According to Wallaroo Media, 80% of TikTok users are between the ages of 16-34. This platform, though not only for young people, is primarily made up of Gen Z and young Millennials. Therefore, the content should be catered to this audience, and healthcare companies should keep this in mind when strategizing how to use this platform. TikTok should be used as the channel to reach the younger generation, curate the current messaging around the industry, and create loyalists from the future (and present) consumers.

What content should healthcare companies put on TikTok?

First, there are two main lenses that should be used to figure out what content to put out on TikTok. Across any account, you want to consider

Content Bucket: The category of content you are talking about (e.g.: Health education, current health news, relatable industry topics, etc.). This answers the question, “What are we going to talk about?” and serves as guardrails to align your content with your brand values and interests across other platforms as well.

Content Delivery: How are you presenting the content? Through a vlog, trending sound, direct-to-camera, skit… You get the idea. This answers the question “How are we going to tell the story” and this can greatly affect how your audience receives the information. You could be talking about the same topic but in two different delivery formats and your audience may be much more receptive to one over the other.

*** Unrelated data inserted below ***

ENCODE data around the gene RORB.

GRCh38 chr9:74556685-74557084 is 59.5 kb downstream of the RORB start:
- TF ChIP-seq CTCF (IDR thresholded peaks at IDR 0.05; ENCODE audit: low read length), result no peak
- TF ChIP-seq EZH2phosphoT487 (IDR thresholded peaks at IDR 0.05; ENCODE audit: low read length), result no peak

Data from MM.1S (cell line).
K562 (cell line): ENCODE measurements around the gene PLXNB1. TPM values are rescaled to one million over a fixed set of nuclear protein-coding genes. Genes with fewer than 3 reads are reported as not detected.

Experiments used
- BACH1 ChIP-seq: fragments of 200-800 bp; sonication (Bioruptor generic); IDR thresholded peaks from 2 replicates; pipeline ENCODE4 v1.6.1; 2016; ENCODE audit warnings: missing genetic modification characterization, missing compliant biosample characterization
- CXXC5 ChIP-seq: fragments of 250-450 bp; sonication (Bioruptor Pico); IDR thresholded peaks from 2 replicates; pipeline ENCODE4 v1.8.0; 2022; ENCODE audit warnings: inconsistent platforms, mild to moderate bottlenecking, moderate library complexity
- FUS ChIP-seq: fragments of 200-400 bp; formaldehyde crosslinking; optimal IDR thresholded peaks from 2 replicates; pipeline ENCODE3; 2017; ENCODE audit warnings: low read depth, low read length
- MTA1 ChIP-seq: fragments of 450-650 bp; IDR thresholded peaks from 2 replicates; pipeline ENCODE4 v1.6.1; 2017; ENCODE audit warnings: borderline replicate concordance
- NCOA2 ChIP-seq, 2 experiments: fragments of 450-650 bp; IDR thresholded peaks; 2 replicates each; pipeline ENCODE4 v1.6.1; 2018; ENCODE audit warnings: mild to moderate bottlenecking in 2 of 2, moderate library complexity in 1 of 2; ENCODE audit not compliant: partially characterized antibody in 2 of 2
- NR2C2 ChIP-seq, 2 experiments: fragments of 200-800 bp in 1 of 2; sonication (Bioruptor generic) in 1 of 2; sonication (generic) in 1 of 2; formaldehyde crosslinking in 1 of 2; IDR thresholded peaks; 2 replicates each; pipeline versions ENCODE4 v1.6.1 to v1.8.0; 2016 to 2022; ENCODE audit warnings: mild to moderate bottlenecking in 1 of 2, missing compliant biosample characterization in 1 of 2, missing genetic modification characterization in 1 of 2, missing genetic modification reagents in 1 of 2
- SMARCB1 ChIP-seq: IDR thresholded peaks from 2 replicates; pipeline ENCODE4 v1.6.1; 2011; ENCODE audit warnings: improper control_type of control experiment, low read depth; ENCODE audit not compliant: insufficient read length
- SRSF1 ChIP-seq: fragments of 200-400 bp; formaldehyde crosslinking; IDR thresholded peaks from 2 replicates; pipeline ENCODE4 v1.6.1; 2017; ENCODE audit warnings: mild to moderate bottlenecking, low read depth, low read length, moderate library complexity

Second, all brands should identify what their personality looks like on a platform such as this one. On TikTok, you may be known for the crazy stories working in healthcare, for jokes that call out relatable experiences within the industry, or for being the first to break news or advancements. In any regard, we encourage you to reach into the funny, quirky, out-there parts of your personality. Simple education content will not cut it. You have to deliver it in a fun way, make a joke about it, be uncannily timely with the content, or a mix of all of these in order to see the results you are looking for.

Health communities on TikTok

Something that makes TikTok unique is its curation of niche communities. The TikTok algorithm is very good at creating these “Tok” corners for consumers to find videos related to their interests/experiences. For example, “T1Tok” is the community around Type 1 diabetics and their families. Creators who talk about Type 1 Diabetes and use keywords and hashtags such as #T1, #Type1, or #T1D can connect with other people in this community to share tips, struggles, and relatable experiences.